Photo courtesy of William T. Vollman

But Keithley’s book takes a much darker turn. It quickly becomes apparent that Helene, the angry and depressed 10-year-old we meet first, is not the main character. She is, instead, the antagonist to the 27-year-old Mother Adelli, the spark that lights the conflagration that may eventually cost the young nun her vocation.

The Calling of Mother Adelli is a deeply spiritual novel wrapped in a tension-filled narrative that becomes—both because of the setting in a small Catholic girls’ school and the deep interior lives of the main characters—almost as claustrophobic as the cement drainage pipe where the precipitating event for the novel’s climax takes place. Fortunately, there are some moments of levity to break the meditative nature of a novel that is concerned with such deep matters as what God’s plan is for the non-Christian, the nature of evil, and the suffering that is attendant with life itself. Keithley provides a naturalness to her portraits of prepubescent girls, all of whom are individuals with their own agendas, although still very much children.

Just don’t expect any of these kids to end up in a habit— at least, not after the education in life that they’re getting.

A former graduate student and writing teacher at UC Davis, Stephan Eirik Clark has written a debut novel, Sweetness #9 (Little, Brown and Company; $26), that benefits from the current conflict between online book behemoth Amazon.com and the not-quite-as-large-and-powerful book publishing conglomerate, Hachette Book Group. Clark’s novel—he previously published a collection of stories—has recieved some publicity from Stephen Colbert and other Hachette authors who are trying to break Amazon’s boycott of Hachette titles.

It also has a very intriguing and frightening premise. What the heck are food additives, anyway, and wouldn’t they be a great way to drug the entire planet? Clark’s hero, David Leveraux, worked for the company that made Sweetness #9, an additive that had some pretty wonky effects on the people who consumed it. But he’s fired, then committed—and now, the side effects to the chemical are showing up in his own family.

Sweetness #9 hits that seriously sweet spot between speculative and literary fiction—the place where writers like Margaret Atwood live. Put this on the must-read list.

Bill Gainer is well-known to local poetry fans as the host of Red Alice’s Poetry Emporium, a reading and open-mic series held at Shine coffee house on the second and fourth Wednesdays of every month. His latest collection, Lipstick and Bullet Holes (Epic Rites Press, $10), contains poems that, as is his wont, are deceptively simple, almost Zen koans with a sharp undercurrent of dark humor.

For example, “Hello to a Memory”:

Cynthia Linville’s latest poetry collection embodies a quality the writer calls “future nostalgia.”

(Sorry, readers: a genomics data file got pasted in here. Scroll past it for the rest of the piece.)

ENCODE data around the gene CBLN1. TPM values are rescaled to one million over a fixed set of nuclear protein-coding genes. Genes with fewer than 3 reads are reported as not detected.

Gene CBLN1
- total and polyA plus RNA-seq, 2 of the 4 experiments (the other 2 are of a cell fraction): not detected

for somebody


I got a few tears

for you.


hurry up.

The poems are not nearly as noir-ish as the collection’s cover and title would suggest, though. Gainer is, as always, emotionally blunt but warm. In fact, these poems would be much happier cuddling a loved one and passing a bottle around the campfire than starting a bar fight. Think of them as a teddy bear in a black-leather jacket, read them and chuckle.

In Sacramento State University professor Cynthia Linville’s latest poetry collection, Out of Reach (Cold River Press, $14.95), she once again melds language into something fleshy, warm and sensual, whether she’s describing a lover’s lips or a walk around a lake in lines such as: “I point to cirrus clouds stretched cotton-thin.”

But there’s also an elegiac quality to these poems that Linville describes as “future nostalgia.”

“It’s something we wanted, but know we’ll never have,” she said. “Or perhaps something that exists only in dream time.” In this sense, like her last collection, The Lost Thing, these are also poems of loss. “But some of the things we’re grieving are things we’ve never really had.”

For the reader who leans toward nonfiction, food, or both, UC Davis professor emeritus Sandra M. Gilbert’s The Culinary Imagination: From Myth to Modernity (W.W. Norton, $29.95) does for food what she did for grief in Death’s Door: Modern Dying and the Ways We Grieve.

Gilbert is probably better known as a poet and best known for her trailblazing work of feminist literary criticism with Susan Gubar, The Madwoman in the Attic: The Woman Writer and the Nineteenth Century Literary Imagination. In The Culinary Imagination, she funnels food critics, poets, novelists and anyone else who’s ever written about eating into a nourishing stew of cultural commentary. If you’ve ever wondered how Gertrude Stein, the Food Network and Pixar’s Ratatouille all relate to each other, Gilbert can offer some suggestions.

Suggestion: Curl up with some food while you curl up with a good book. There’s nothing better for the fall.